One of our primary concerns as parents involves ensuring that our children obtain a good night’s sleep, from the time they are babies. In the U.S., recent reports show that children under the age of nine spend over two hours a day on electronic devices, with around 42% of children this age having their own tablets. In addition to raising concerns about the type of apps they are using/games they are playing, so much screen time has also recently been found to risk their quality of sleep.
Why Are Children and Teens More Vulnerable to the Effects of Screens?
A recent large-scale review of available research, published recently in the journal Pediatrics, found that children are particularly sensitive to the sleep-disrupting effects of electronic devices, because their brains, sleeping patterns, and eyes are still in the process of development. As noted by the report authors, when light hits the retina of the eye, it suppresses the production of melatonin – a hormone which makes us feel sleepy. Light extends the period of time during which we feel awake and alert, and because lenses are more transparent in young people, the effect of electronics on their eyes is significantly higher.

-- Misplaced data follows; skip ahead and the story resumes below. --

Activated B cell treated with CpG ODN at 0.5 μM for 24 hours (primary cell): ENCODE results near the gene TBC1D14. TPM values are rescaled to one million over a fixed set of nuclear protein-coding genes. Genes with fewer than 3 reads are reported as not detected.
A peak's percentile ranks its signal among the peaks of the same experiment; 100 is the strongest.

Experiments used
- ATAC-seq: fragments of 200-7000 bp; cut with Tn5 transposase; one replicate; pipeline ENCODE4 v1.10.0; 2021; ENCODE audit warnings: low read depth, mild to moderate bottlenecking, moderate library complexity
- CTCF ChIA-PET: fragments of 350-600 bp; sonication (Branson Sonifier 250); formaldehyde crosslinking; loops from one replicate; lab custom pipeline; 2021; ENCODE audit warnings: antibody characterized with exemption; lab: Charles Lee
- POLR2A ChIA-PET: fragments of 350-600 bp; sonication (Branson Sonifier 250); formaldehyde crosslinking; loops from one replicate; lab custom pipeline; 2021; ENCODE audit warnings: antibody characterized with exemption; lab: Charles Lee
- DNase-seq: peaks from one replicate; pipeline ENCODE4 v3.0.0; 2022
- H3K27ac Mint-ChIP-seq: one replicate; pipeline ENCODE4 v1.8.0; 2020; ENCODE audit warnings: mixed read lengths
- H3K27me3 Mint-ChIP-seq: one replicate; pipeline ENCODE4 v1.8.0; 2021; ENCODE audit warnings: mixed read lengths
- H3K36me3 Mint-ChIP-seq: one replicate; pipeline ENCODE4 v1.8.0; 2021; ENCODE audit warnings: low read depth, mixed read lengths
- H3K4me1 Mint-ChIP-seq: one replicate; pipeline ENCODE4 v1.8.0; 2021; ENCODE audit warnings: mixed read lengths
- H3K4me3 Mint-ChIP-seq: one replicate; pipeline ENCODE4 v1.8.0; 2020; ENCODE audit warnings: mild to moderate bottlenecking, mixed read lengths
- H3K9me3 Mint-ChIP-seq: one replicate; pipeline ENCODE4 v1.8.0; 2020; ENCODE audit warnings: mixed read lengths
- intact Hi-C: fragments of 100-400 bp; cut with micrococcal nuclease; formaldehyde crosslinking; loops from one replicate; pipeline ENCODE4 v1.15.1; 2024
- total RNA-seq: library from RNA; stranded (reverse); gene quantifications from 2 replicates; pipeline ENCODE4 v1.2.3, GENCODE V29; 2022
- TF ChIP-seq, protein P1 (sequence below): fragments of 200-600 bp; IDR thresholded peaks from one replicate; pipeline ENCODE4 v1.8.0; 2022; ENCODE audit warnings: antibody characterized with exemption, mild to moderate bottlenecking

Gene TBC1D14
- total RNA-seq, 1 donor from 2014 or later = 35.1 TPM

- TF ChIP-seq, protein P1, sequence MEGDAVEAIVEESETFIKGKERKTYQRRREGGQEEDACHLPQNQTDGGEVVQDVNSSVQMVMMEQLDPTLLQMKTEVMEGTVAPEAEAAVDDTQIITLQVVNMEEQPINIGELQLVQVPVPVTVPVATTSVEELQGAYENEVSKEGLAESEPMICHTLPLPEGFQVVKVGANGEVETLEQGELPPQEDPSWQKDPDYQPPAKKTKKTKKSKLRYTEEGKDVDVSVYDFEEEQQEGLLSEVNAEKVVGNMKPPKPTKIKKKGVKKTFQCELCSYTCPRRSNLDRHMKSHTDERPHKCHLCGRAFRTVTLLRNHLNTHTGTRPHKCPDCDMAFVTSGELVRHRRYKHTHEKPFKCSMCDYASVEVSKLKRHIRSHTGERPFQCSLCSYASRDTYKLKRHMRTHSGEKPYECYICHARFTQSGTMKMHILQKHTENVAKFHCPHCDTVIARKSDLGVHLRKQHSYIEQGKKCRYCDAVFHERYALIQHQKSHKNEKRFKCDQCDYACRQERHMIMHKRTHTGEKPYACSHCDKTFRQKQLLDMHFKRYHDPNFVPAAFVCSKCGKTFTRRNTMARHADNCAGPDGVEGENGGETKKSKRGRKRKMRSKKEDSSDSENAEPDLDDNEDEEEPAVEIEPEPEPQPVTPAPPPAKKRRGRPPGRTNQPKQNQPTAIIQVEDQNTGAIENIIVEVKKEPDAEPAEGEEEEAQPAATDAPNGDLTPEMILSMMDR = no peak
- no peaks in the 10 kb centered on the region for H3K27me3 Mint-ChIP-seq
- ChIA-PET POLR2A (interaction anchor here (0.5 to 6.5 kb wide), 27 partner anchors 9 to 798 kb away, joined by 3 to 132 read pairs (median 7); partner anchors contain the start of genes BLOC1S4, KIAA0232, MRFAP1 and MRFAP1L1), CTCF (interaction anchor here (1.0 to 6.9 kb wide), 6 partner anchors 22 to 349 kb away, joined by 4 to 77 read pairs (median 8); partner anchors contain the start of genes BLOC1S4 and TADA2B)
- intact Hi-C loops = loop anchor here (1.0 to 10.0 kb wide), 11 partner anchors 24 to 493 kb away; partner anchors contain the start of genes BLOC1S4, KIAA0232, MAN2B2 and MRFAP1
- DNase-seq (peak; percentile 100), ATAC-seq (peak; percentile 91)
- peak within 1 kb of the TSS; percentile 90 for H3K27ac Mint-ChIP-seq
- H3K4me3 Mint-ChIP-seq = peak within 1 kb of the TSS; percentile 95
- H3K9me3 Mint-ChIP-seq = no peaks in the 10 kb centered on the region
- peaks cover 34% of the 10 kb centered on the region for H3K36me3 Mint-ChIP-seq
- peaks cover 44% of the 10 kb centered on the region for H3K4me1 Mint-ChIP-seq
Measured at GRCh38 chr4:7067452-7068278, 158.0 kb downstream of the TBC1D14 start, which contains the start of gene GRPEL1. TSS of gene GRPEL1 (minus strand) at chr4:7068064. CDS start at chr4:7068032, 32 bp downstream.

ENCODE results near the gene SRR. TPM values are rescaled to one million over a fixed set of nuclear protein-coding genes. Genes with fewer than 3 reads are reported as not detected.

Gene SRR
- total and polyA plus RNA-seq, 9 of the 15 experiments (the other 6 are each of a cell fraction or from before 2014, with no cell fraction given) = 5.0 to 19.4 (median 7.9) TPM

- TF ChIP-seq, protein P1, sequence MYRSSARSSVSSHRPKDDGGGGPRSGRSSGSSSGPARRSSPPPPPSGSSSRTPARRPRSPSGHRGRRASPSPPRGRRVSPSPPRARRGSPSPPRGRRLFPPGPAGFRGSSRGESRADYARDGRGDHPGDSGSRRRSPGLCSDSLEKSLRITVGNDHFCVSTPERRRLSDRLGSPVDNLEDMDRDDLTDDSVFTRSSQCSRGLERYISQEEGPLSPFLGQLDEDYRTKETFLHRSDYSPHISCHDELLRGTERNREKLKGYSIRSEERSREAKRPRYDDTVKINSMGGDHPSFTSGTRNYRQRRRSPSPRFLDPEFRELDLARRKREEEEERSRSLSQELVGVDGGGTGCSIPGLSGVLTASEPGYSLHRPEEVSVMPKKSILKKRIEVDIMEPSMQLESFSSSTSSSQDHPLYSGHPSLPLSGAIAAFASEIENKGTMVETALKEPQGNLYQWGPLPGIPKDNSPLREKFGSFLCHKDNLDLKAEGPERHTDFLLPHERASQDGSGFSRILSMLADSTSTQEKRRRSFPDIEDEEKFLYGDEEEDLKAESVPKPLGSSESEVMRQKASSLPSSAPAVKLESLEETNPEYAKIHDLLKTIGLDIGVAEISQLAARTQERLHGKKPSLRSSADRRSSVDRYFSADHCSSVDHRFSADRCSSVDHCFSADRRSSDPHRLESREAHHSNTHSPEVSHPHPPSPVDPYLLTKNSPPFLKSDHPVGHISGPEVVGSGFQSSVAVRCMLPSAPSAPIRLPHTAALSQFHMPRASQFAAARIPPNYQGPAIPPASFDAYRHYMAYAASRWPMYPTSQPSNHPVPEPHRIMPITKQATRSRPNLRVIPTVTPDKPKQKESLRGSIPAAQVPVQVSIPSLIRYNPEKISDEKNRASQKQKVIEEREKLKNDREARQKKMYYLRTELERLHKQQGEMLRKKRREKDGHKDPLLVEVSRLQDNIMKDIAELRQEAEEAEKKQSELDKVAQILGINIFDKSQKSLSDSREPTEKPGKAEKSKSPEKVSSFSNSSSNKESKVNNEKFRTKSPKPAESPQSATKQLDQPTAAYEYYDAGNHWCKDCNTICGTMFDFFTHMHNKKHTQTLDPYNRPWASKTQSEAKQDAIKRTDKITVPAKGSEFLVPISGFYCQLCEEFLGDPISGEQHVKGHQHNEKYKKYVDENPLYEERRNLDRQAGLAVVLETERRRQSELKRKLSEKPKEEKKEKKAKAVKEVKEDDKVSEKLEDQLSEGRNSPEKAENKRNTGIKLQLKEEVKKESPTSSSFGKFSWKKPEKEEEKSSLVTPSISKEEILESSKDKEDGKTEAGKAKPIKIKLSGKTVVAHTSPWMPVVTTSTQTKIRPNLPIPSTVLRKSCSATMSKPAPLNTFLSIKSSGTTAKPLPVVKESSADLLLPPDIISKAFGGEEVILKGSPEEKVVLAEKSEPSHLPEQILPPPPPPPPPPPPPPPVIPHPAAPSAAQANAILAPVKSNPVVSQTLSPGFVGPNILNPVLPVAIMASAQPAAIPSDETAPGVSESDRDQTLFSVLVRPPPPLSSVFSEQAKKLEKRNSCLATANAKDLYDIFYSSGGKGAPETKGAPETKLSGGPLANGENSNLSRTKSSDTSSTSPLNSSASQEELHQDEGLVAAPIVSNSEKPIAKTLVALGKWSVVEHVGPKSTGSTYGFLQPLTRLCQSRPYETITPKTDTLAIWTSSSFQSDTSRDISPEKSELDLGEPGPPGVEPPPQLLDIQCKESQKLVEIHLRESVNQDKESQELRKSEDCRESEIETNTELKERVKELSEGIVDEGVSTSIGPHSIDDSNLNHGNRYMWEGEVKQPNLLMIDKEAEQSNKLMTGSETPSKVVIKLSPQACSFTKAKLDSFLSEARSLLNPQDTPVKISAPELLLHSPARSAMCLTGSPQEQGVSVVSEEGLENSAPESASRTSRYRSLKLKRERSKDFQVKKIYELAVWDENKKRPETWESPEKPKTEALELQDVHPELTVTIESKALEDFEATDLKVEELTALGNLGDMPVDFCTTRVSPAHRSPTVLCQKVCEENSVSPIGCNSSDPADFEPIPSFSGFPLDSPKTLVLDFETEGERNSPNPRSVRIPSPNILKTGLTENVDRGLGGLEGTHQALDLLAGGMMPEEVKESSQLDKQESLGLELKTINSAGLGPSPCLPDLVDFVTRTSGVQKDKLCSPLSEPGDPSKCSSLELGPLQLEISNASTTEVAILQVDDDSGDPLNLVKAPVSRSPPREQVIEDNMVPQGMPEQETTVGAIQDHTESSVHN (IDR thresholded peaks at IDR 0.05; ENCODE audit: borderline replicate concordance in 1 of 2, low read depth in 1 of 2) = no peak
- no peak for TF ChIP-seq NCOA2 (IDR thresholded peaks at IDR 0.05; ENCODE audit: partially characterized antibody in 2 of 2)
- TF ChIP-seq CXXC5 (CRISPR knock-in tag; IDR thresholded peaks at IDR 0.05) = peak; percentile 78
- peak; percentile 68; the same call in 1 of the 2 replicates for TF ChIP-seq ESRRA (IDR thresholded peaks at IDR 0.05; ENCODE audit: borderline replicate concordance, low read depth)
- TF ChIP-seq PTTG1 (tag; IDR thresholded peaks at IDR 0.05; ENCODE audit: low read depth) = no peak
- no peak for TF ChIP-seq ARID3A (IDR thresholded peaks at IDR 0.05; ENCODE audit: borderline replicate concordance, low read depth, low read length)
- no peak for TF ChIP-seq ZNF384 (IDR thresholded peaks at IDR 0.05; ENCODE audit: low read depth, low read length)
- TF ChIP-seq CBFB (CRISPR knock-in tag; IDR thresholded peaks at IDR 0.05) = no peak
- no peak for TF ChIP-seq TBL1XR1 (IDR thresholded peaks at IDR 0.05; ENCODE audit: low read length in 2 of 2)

Psychological arousal is also more significant in children and teens: that is, texting friends, watching visually impactful media or networking on social media sites can increase their cognitive arousal.
Why is Sleep so Important?
Sleep is vital for a host of bodily functions; it helps keep anxiety, obesity, and fatigue at bay, to name just a few. Lack of sleep can lead to major health issues that are costly and challenging to treat, including diabetes, cardiovascular disease, obesity, and depression. Although the majority of Americans enjoy coverage for these diseases, some medication or treatments may lie outside their policies, which can pose a great economic and personal burden for families.
How Can Parents Improve Sleep in Children?
Experts recommend specific steps, including:
Ensuring children do not spend time on electronic devices in the hours leading up to bedtime.
Turning off all devices at bedtime and charging them outside the bedroom.
Removing plug-in devices from children’s bedrooms (including computer games, televisions, etc.).
To improve sleep in kids, try to reduce their amount of screen time, especially in the afternoon and night time. Stick to a routine, ensure your child’s bedroom is cosy and dark, and if you do opt to give your children a snack before bed, make it a healthy one such as fruit or veggies, or snacks from a food group your child may have consumed little of during the day.